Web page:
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What's inside an E10 LED bulb (a 3V flashlight bulb) that allows the LED to light without worrying about current? Is there a tiny LED driver inside the bulb?

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    \$\begingroup\$ Not all E10 bulbs are the same, some are low voltage, others are not. Which bulb are you asking about, add a link / datasheet. Probably there are only one or more resistors and maybe also a few diodes if the bulb is suited for AC. \$\endgroup\$ Commented Jan 11, 2022 at 21:58
  • \$\begingroup\$ They don't worry about it. It's a flashlight. When the LED melts down, you buy another flashlight. The fact you feed it only 3V is how they avoid instantaneous failure. \$\endgroup\$
    – Kyle B
    Commented Jan 11, 2022 at 23:32
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    \$\begingroup\$ @KyleB very funny :) but not very technical \$\endgroup\$ Commented Jan 12, 2022 at 0:43

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The ESR or Series bulk resistance needs to be sufficient to limit current at a constant fresh battery voltage less than the rated current. Chips of this size tend to be in the range of 65 mW and the 10% current threshold is often around 2.8V while rated current such as 20 mA is around 3.05 to 3.1V The tolerance on this value depends on the process controls of the epiwafers purchased by the supplier to make the lamps.

I'll let you in on a little secret I learnt while distributing over 1million LEDs after my freedom 55.

  • The semiconductor diode bulk resistance Rs = k/Pd rated for k= 1 reducing to 0.25 +/- x% for high power LEDs. Thus for Pd rated at 65 mW the resistance is 1/0.065= 15 ohms so for 20mA and Vt=2.8V Vf= Vt+IR= 2.8 + 0.02A * 15 ohms = 3.1

There is an NTC thermal effect of the white LED diode, just like all diodes, but the value is about -4% of Vt=2.8 or -112 mV for a Tj rise of 100'C with Rs=15 ohms 0.112V/15 ohms= 7.5 mA current change.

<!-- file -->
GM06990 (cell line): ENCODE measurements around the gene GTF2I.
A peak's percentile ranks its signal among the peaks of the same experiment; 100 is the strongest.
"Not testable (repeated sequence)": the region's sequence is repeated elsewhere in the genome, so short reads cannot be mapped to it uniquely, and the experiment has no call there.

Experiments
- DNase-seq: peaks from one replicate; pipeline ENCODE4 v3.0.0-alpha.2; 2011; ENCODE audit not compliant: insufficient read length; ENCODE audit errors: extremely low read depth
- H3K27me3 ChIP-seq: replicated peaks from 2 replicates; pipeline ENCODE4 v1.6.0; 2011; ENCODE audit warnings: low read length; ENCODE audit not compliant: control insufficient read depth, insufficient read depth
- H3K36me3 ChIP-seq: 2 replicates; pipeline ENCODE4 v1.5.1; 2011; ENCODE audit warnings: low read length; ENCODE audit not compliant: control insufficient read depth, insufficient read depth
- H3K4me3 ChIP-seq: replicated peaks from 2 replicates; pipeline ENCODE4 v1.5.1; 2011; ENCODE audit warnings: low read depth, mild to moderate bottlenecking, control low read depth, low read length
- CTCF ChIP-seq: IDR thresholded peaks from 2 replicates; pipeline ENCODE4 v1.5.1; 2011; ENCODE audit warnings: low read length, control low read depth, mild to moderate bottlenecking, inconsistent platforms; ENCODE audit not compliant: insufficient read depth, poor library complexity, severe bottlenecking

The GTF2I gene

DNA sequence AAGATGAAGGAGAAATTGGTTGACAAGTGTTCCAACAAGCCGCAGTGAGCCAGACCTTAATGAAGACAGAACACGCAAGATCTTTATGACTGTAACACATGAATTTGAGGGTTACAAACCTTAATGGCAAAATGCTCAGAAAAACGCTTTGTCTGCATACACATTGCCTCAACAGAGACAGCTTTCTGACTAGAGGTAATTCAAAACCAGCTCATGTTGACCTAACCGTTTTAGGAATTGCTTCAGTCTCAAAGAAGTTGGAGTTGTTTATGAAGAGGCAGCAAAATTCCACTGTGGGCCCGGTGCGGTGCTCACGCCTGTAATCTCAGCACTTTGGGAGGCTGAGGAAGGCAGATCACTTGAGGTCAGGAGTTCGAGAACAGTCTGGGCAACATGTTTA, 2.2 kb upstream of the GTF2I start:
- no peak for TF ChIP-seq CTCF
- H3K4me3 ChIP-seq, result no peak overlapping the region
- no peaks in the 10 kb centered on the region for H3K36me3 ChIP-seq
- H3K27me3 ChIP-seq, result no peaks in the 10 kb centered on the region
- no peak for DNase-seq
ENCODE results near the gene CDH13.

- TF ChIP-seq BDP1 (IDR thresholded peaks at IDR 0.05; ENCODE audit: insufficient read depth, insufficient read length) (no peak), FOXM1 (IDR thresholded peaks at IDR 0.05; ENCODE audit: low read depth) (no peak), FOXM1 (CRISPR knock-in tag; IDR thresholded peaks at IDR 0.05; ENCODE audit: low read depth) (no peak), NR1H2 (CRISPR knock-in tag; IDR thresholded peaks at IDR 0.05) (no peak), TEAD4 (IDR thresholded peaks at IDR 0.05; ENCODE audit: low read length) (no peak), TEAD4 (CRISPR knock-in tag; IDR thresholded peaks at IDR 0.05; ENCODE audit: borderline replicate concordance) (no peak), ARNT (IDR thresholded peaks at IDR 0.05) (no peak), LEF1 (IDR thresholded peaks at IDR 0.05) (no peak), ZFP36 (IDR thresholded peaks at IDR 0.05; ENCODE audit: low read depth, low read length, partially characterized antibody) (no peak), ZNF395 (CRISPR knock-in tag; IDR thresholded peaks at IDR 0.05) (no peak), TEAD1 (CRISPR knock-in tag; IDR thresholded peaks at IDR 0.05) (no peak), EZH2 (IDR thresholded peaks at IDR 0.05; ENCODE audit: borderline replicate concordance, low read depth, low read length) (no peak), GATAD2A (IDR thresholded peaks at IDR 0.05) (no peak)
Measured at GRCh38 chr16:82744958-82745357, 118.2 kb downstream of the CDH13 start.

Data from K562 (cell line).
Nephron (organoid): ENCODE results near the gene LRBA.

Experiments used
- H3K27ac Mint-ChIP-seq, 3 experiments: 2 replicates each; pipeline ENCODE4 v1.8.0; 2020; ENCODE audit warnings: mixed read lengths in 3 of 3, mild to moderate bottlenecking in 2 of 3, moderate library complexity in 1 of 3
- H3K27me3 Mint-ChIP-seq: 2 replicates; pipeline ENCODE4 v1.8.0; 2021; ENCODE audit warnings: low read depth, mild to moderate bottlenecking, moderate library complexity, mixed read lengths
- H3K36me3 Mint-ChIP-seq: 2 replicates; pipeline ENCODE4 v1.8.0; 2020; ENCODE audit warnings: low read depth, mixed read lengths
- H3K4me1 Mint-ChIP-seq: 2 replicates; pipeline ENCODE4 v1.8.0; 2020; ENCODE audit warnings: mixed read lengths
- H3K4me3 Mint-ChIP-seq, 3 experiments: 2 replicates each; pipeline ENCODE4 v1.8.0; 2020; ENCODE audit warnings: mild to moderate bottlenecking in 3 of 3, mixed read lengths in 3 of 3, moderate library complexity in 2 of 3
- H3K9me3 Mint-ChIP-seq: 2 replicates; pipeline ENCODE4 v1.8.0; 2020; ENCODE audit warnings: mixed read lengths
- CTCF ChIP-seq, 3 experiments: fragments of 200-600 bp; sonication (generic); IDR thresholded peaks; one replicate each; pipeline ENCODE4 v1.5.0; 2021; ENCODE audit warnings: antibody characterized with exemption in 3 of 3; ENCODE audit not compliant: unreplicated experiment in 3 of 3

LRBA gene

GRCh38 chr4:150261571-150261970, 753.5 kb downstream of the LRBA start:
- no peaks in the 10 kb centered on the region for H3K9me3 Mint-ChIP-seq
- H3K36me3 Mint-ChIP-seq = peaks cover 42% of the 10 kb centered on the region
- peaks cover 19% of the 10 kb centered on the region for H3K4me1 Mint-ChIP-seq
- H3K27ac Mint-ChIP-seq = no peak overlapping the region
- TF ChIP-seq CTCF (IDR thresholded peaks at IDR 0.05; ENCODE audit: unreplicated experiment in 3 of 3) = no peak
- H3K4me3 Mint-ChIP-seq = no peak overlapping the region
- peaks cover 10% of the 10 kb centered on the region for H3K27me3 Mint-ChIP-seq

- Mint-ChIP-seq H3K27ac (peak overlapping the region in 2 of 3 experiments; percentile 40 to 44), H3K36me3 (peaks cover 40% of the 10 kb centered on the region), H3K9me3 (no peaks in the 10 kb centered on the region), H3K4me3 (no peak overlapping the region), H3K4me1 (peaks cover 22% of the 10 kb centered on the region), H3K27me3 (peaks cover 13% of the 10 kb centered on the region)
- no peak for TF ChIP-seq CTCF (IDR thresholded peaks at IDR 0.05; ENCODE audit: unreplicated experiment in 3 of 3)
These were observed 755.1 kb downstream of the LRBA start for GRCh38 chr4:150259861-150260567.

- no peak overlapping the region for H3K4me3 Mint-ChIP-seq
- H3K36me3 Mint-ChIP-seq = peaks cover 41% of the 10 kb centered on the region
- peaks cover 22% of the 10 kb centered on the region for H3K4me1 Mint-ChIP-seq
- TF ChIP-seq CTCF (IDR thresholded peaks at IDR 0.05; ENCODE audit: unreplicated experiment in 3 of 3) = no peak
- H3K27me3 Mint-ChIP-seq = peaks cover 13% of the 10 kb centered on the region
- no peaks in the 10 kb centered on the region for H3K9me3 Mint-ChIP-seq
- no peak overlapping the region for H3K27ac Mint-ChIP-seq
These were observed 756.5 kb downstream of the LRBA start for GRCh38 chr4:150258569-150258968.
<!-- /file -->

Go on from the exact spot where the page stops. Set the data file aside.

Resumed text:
This is why the Alkaline 2x 1.5V cells will not burn out the LEDs but they will gradually decay in brightness with the batteries and reduce current at the same time. So the design is inherently stable by the choice of small LEDs.

If it were a 5W LED then the ESR would be between 100 and 200 mohms and might have a slightly lower Vt from higher efficacy, this would NOT be the same case as high power LEDs operate at a lower Vf due to a lower Rs. This is the key factor inversely related to current rating and power.

To operate several LEDs in parallel at the same voltage, you would have to know the tolerance of Rs for the LEDs being used and add a Rs equal to that tolerance to stabilize the currents and prevent thermal runaway. But that's a another question for another day.

I recently repaired an expensive kitchen pendant lamp which lasted all of 2 yrs until at least one LED in the centre with 20x 6V SMT 3580 LEDS burnt out. I replaced it with a 10W LED and operated it at 5W using 9V instead o f 12V. Using a digital controlled lab supply I used the current at 9V CV and adjusted it for CC and then it displayed the drop in voltage due to thermal rise. with it mounted to the internal heatsink with thermal paste and with 4 screws. The drop was 170 mV which translates to a Tjcn rise of 45 'C. on a constant current of 0.549A. I intend to operate it at CV of 9V and since I measured to confirm Rs and know the increase in power raises Tj, I can not predict and verify the new junction temperature and know it will be stable with adequate margin for at least a 10 yr lifespan.

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The E10 designation is just a socket size,

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so your question ends up being very general, as every manufacturer puts something different into their product. If you look at this Google search for "E10 LED Bulb" images, you will see that there are many incarnations, and the only thing they have in common is the size of the screw socket. They may have a simple resistor inside, or a "317 through hole adjustable positive linear voltage regulator" like an LM317 or a switching regulator like a Joule Thief, which is a self-oscillating voltage-boost circuit, but they may also have a buck circuit, or any other kind of power converter circuit imaginable, and may also be targeted for any voltage imaginable, so your question is really almost too general for the answer to be useful. Hope this helps.

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